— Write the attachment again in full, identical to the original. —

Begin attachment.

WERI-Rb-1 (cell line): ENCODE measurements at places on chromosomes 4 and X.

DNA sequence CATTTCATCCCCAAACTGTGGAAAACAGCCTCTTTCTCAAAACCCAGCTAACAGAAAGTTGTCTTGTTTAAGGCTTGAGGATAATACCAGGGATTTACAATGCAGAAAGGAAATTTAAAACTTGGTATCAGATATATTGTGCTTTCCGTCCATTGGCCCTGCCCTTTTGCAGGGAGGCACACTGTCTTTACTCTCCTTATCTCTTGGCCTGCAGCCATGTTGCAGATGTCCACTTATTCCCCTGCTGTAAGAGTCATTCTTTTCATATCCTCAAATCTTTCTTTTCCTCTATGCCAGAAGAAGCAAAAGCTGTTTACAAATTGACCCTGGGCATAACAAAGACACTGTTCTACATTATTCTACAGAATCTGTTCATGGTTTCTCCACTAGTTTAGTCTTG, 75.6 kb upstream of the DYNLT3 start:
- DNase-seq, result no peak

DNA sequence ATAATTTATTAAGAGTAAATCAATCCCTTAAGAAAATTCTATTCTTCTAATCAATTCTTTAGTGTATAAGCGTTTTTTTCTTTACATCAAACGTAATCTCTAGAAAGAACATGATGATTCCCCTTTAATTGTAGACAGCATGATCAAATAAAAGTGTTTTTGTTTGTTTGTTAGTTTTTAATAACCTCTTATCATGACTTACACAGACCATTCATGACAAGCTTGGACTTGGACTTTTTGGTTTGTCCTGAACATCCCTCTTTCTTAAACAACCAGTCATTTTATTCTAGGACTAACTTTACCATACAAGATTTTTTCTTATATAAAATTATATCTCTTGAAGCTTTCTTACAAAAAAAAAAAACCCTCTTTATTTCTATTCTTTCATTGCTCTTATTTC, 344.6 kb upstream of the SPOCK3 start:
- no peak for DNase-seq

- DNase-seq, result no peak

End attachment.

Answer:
WERI-Rb-1 (cell line): ENCODE measurements at places on chromosomes 4 and X.

DNA sequence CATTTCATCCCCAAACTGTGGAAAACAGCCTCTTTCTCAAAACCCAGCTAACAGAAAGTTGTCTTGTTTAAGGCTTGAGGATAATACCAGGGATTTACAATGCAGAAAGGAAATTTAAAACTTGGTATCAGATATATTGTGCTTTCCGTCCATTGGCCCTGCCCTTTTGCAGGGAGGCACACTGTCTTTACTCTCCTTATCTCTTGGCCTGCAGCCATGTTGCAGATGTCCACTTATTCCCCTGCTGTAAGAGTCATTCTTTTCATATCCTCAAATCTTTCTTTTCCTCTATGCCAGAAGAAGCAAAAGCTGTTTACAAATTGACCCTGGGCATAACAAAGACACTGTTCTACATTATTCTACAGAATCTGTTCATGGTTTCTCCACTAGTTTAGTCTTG, 75.6 kb upstream of the DYNLT3 start:
- DNase-seq, result no peak

DNA sequence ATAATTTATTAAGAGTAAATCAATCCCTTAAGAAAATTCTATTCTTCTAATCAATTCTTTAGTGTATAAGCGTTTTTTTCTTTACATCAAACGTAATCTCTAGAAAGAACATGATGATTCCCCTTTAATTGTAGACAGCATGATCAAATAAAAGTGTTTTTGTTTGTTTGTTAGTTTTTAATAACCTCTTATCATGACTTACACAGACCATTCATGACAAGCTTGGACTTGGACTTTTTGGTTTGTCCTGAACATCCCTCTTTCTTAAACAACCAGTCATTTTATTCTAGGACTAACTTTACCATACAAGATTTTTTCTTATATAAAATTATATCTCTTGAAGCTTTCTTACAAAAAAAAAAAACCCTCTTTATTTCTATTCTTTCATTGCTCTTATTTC, 344.6 kb upstream of the SPOCK3 start:
- no peak for DNase-seq

- DNase-seq, result no peak